Table 3.3. Absoft 11.1 and Intel 12.0 compiler scaling by OpenMP thread count for a fixed number of MPI processes with problem size N=30,000 in the SOM benchmark on the Intel quad core W5590 2P node. The tabular configuration is row-wise for OpenMP thread count and column-wise for MPI process count.

Absoft

OMP

 

 

 

 

MPI

1

2

4

6

8

1

1

1.57

1.78

2.07

2.10

2

1

1.04

1.22

 

 

4

1

1.13

 

 

 

6

1

 

 

 

 

8

1

 

 

 

 

Intel

OMP

 

 

 

 

MPI

1

2

4

6

8

1

1

1.62

2.15

2.24

2.31

2

1

0.99

1.19

 

 

4

1

0.99

 

 

 

6

1

 

 

 

 

8

1

 

 

 

 

Table 3.4. Portland 11.1 compiler scaling by OpenMP thread count for a fixed number of MPI processes with problem size N=30,000 in the SOM benchmark on the Intel quad core W5590 2P node. The tabular configuration is row-wise for OpenMP thread count and column-wise for MPI process count.

Portland

OMP

 

 

 

 

MPI

1

2

4

6

8

1

1

2.02

2.39

2.53

2.24

2

1

1.16

1.55

 

 

4

1

1.40

 

 

 

6

1

 

 

 

 

8

1

 

 

 

 

3.3 Scaling with MPI process count

Scaling by MPI process count, with a fixed number of OpenMP threads, for the Absoft 11.1, Intel 12.0 and Portland 11.1 compilers are shown in Tables 3.5 - 3.6, respectively. The three compilers offer poor scaling when the number of threads is larger than 2, and the likely cause is as described in the previous section..

Table 3.5 . Absoft 11.1 and Intel 12.0 compiler scaling by MPI process count for a fixed number of OpenMP threads with problem size N=30,000 in the SOM benchmark on the Intel quad core W5590 2P node. The tabular configuration is row-wise for OpenMP thread count and column-wise for MPI process count.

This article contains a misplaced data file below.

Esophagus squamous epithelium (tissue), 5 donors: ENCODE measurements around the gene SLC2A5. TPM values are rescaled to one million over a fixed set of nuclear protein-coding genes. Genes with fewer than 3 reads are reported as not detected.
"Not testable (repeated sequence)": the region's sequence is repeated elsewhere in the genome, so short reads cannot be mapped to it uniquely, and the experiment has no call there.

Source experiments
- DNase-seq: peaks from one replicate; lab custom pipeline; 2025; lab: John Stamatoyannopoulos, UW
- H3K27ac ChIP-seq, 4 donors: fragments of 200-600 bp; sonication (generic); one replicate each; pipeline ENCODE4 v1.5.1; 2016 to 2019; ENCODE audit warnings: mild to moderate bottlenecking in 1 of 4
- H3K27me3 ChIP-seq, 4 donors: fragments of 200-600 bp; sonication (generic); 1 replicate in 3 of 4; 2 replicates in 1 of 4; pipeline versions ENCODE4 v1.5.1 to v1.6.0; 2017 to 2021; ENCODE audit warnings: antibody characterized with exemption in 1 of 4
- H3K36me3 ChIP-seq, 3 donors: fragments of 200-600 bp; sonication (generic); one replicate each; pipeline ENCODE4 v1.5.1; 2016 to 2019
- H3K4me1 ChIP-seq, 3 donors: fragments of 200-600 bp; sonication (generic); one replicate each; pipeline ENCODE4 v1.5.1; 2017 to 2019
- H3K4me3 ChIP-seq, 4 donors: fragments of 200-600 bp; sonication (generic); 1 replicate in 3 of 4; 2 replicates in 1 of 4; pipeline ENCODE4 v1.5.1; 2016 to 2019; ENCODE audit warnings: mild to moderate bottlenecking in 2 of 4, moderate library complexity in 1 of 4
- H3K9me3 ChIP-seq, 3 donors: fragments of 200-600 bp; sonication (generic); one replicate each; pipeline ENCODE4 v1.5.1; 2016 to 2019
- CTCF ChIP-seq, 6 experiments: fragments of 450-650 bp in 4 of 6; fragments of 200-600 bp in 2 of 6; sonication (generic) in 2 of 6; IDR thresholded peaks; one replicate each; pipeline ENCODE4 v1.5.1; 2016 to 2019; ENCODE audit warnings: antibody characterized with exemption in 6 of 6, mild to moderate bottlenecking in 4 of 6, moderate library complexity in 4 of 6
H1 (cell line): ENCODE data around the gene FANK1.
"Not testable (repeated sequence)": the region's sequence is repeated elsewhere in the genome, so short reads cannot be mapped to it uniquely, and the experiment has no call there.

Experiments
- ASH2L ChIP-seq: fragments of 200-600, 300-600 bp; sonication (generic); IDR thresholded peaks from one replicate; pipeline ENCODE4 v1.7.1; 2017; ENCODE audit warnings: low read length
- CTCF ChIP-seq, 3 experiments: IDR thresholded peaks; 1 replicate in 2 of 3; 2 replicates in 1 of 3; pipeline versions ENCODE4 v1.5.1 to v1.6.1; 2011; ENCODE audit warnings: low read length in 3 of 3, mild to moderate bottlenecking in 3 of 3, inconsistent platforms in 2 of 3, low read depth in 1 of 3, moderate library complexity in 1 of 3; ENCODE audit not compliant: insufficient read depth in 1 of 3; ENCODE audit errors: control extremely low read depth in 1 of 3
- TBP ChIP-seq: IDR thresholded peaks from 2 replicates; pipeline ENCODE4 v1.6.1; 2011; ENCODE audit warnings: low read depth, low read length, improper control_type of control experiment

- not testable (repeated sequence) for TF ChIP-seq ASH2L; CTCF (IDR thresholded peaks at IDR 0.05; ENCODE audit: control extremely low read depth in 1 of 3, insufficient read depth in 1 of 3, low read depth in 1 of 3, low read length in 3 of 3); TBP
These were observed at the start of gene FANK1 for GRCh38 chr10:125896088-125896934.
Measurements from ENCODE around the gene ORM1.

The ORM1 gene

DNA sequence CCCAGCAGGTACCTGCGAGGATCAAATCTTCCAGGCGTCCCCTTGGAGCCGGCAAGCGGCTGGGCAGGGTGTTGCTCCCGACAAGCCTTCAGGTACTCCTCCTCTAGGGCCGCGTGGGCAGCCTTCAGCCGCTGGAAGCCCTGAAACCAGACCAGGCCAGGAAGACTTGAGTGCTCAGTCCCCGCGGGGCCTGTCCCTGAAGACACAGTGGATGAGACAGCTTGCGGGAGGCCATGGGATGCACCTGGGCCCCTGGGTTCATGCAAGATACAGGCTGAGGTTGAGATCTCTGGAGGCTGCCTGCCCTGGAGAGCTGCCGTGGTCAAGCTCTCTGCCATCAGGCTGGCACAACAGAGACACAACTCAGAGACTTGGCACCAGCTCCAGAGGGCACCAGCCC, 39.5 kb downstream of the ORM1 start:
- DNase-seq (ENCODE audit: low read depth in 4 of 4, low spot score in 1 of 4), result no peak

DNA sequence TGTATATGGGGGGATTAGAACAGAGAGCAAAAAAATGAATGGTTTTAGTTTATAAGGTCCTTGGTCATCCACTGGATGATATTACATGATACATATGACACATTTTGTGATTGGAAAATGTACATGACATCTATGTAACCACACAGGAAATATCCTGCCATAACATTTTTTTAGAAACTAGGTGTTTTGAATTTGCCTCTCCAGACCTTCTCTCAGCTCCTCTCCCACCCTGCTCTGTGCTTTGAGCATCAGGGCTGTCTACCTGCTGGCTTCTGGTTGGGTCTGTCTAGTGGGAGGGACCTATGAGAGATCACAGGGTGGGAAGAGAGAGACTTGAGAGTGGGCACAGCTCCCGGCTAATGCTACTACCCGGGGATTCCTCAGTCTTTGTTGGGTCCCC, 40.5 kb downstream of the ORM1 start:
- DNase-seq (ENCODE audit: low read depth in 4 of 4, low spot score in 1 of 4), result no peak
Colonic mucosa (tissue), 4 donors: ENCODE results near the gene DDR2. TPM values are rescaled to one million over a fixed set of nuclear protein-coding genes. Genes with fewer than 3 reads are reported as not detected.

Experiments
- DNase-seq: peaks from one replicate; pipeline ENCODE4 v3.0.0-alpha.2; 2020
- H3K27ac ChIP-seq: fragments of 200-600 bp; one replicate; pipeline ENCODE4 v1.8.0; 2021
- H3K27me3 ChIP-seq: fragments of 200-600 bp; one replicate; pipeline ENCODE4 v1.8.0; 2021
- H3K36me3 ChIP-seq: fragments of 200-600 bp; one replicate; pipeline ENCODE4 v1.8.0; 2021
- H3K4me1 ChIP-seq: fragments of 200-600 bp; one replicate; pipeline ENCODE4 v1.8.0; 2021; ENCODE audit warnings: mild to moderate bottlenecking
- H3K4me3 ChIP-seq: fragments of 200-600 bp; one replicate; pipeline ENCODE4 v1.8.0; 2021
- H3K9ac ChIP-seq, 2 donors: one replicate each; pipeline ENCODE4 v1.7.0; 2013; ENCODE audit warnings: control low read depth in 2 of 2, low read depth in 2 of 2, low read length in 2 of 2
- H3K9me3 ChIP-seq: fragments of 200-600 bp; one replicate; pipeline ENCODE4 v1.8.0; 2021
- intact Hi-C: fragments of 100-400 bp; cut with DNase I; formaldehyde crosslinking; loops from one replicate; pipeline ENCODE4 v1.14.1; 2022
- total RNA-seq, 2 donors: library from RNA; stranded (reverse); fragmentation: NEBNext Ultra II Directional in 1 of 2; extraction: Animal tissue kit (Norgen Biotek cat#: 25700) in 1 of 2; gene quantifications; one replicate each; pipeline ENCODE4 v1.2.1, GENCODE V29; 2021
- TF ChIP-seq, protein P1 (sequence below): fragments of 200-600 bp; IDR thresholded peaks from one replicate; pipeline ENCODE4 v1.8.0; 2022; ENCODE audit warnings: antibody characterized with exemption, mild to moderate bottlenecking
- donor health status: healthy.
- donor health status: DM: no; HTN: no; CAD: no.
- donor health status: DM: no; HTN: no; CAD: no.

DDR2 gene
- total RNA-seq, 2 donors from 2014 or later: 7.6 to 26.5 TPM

Absoft

OMP

 

 

 

 

MPI

1

2

4

6

8

1

1.00

1.00

1.00

1.00

1.00

2

1.96

1.31

1.35

 

 

4

2.12

1.52

 

 

 

6

2.46

 

 

 

 

8

2.28

 

 

 

 

Intel

OMP

 

 

 

 

MPI

1

2

4

6

8

1

1.00

1.00

1.00

1.00

1.00

2

2.29

1.40

1.27

 

 

4

2.50

1.52

 

 

 

6

2.59

 

 

 

 

8

2.56

 

 

 

 

Table 3.6 . Portland 11.1 compiler scaling by MPI process count for a fixed number of OpenMP threads with problem size N=30,000 in the SOM benchmark on the Intel quad core W5590 2P node. The tabular configuration is row-wise for OpenMP thread count and column-wise for MPI process count.

Portland

OMP

 

 

 

 

MPI

1

2

4

6

8

1

1.00

1.00

1.00

1.00

1.00

2

2.53

1.45

1.64

 

 

4

2.79

1.94

 

 

 

6

3.05

 

 

 

 

8

2.87

 

 

 

 

3.4 Results for fixed chunk size and core count